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ImageA recent conference in London successfully highlighted the vast investment opportunities now available in Tanzania.

In April, over 200 delegates attended the UK Tanzania Investment Forum in central London. The Tanzanian Government, represented by its Vice President, key ministers, central bank governor, investment centre and several major businesses, came to the UK for the purpose of engaging with the investment community from the UK, Ireland and mainland Europe. With over 800 km of coastline, access to six landlocked countries, the world famous Serengeti Plains, Zanzibar and Mount Kilimanjaro, the United Republic of Tanzania is both one of the most naturally stunning and best positioned developing markets in the region. In 2007, The Tanzania Investment Centre endorsed almost 600 projects, creating an estimated 70,000 jobs. Since 2002, foreign direct investment has increased by 1000% in the agricultural sector, 900% in tourism and 500% in manufacturing.

Now is the Time

In her introductory speech, H.E. Mwanaidi Sinare Maajar, High Commissioner of Tanzania to the United Kingdom, made clear the message of the day. "Now is the time to invest in Tanzania."

"The theme of our Conference today is "Invest in Tanzania, a country of limitless opportunities", she said. "We have had Investors Conferences in the past. But today it is different in one important aspect. There is a good presence here of companies already established in Tanzania and who are also sponsors of the Conference."

Tanzania is both one of the most naturally stunning and best positioned developing markets in the region.

Referring to the speakers and chairs of the conference sessions, most of whom were from the private sector in Tanzania, the High Commissioner added, "In respect of those representing international companies in Tanzania I would like to say this. They went to Tanzania, they saw the opportunities, they are conquering the challenges and they came here to tell it all."

Tanzania Investment Report 2008

Tanzania’s Minister for Trade and Industry, Dr. Mary Nagu, welcomed delegates to the event while also officially launching the Tanzania Investment Report 2008.*

"This report highlights opportunities available to the private sector today," she said. The report offers a "critical and accurate" analysis of Tanzania, looking at the country’s economy and its emergence as the fastest growing economy in the region. Image Several sectors, including agriculture, energy and mining – 1500 prospective licenses have been granted in the last 10 years – offer investors enormous opportunities within the country.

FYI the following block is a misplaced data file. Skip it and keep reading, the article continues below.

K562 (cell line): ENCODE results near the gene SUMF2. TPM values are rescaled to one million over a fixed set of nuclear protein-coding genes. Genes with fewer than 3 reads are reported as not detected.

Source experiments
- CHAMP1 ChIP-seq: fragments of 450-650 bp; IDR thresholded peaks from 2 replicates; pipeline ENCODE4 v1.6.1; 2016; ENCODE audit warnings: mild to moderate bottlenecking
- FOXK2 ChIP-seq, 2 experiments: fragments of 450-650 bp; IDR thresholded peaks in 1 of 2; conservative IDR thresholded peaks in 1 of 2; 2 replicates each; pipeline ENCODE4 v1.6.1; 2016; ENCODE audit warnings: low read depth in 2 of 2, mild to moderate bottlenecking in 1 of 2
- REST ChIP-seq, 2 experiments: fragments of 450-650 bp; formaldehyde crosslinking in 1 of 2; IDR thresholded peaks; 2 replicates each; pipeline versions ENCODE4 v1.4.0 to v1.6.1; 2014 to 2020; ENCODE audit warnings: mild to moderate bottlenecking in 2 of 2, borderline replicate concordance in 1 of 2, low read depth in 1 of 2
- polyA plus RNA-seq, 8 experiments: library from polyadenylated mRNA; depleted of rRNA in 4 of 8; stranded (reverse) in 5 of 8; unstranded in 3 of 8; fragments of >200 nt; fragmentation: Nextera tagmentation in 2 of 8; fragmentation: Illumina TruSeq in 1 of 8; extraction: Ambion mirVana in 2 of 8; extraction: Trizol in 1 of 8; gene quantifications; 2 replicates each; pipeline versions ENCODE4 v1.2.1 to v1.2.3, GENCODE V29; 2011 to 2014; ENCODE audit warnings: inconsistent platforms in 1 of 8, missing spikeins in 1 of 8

The Minister cited the development of infrastructure, one of the key issues for the country’s development, as a golden opportunity as well as tourism and manufacturing.

The report, which also contains interviews with President Kikwete, the Governor of the Bank of Tanzania and people with first-hand knowledge of doing business in the country, details the business climate and the investment opportunities in Tanzania.

Many of Tanzania’s public sector enterprises have been earmarked for reform and cut across a number of sectors including transport, energy and communications, while the country’s impressive growth rate has had a positive impact on investor confidence.

Growth and Fiscal Management

Endowed with a bounty of mineral and agricultural resources, Tanzania has one of the best performing economies in sub-Saharan Africa. According to the IMF, "Sound policies have contributed to robust growth and moderate inflation, placing Tanzania among the leading successful reformers in Africa."

Tanzania’s newly appointed Central Bank Governor is Professor Benno Ndulu and, in his presentation, the former World Bank official highlighted the country’s fastest growing sectors.

"Mining and quarrying have grown at a rate of 15.9% and manufacturing at 8.2%," he said. "The construction sector has grown very rapidly at a rate of 11%, with transport and communications and the financial sector at 8% and 9.7% respectively."

The country has diversified further from its traditional export base. Non-traditional export earnings in 1998 made up 69% of export earnings but, by 2007, this had risen to 91.5%. The biggest contributor to this change has been tourism and today, manufactured products and transportation also exceed the earnings from traditional exports.